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‘Corpse plant’ sure to live up to its reeking reputation at Botanic Garden
A box of dead rabbits left to bake in the Florida sun.
That’s the best description Ari Novy of the U.S. Botanic Garden said he’s heard for the pungent odor produced by the titan arum, a behemoth of a plant world-renowned for its selective blooming, its size and its stench.
But with one of the Botanic Garden’s resident “corpse plants” on the cusp of blooming this week, there’s a good chance Mr. Novy will hear a few more choice descriptions of the putrid petals.
“It smells just like rotting garbage,” said George Peck, an entomologist who lives in Silver Spring. “It’s an old evolutionary trick, luring pollinators.”
The 52-year-old studier of bugs said he also loves botany, and his curiosity about the corpse plant is what enticed him and his 11-year-old son to come down to take some pictures.
“This plant is unique in the world,” he said. “It’s still not quite open, but it’s very exciting.”
On Sunday, several dark green pieces of protective coating had begun to peel away, revealing a vibrant green stem but no stench yet.
The Botanic Garden is staying open late Monday to accommodate additional visitors curious to get a whiff of the stinky plant.
A giant plant that smells like death might sound like something out of a horror story, but it’s the way the titan arum plants reproduce.
Just as certain flies will only lay their eggs in rotten meat, certain pollinators will only be attracted to a plant with a particular stench.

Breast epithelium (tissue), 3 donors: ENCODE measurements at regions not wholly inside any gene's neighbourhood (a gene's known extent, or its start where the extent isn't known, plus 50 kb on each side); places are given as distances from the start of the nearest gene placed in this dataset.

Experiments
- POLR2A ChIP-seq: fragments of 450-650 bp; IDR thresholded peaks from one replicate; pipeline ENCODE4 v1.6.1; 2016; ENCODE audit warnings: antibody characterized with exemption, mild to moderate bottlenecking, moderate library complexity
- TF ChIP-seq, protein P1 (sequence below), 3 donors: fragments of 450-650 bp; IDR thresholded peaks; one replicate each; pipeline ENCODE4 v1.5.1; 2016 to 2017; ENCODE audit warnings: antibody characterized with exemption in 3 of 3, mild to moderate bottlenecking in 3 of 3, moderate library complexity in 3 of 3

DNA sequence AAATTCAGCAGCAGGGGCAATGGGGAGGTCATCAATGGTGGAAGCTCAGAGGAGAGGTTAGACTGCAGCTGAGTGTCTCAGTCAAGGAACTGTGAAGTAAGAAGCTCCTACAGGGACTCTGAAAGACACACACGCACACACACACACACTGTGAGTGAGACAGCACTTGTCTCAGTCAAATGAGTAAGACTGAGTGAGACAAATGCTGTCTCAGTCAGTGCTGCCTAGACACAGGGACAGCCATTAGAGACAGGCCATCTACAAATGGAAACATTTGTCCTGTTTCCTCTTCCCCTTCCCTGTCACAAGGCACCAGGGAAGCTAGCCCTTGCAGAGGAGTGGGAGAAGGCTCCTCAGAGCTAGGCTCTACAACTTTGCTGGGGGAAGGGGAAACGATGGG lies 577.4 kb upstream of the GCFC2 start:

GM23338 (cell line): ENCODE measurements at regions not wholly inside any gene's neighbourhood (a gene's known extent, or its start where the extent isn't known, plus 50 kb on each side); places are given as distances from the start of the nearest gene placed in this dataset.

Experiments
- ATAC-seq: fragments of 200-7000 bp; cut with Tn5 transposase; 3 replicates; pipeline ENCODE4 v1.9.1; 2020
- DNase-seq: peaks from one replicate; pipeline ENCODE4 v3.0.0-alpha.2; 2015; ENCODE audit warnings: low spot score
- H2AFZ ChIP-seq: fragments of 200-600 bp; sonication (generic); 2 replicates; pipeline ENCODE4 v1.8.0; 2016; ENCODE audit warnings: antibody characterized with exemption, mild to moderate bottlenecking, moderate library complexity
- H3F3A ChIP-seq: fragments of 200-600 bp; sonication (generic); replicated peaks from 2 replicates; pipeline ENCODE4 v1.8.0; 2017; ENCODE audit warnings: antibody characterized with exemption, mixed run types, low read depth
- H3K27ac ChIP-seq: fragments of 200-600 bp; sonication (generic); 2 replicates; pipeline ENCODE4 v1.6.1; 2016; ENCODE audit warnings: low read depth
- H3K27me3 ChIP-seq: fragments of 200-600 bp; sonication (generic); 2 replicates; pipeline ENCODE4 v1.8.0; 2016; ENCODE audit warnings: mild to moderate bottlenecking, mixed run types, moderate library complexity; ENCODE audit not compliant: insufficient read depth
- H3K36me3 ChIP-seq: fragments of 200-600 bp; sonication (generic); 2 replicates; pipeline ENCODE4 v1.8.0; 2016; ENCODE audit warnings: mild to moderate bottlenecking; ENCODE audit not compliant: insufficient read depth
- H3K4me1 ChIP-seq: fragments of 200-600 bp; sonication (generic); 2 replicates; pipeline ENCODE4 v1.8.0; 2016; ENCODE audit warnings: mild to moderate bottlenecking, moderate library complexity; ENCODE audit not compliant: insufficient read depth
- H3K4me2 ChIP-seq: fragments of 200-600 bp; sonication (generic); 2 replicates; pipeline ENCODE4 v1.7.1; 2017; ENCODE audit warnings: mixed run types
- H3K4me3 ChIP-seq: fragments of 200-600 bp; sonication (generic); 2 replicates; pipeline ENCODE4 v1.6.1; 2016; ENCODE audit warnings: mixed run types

“Any dead animal left in a humid environment,” Mr. Novy summarized.
This is the first time this particular plant has bloomed. It came to the garden in 2007 about the size of a lima bean and is about 7 years old.
Originally forecast to bloom Thursday, a combination of lower temperatures and a “fickle” temperament have slowed the plant’s blooming, Mr. Novy said, meaning it’s more likely the giant plant will blossom early this week.
“It’s not there yet, it’s being coy with us,” said Mr. Novy, who was standing feet from where the enormous plant stands sentry in the conservatory’s humid Garden Court.
In full bloom, the plant unfolds to reveal a colorful blossom and a strong odor of rotting meat, both of which last only one or two days. The plant might not bloom again for several years.
© Copyright 2014 The Washington Times, LLC. Click here for reprint permission.
About the Author
Meredith Somers is a Metro reporter for The Washington Times. She can be reached at email@example.com.
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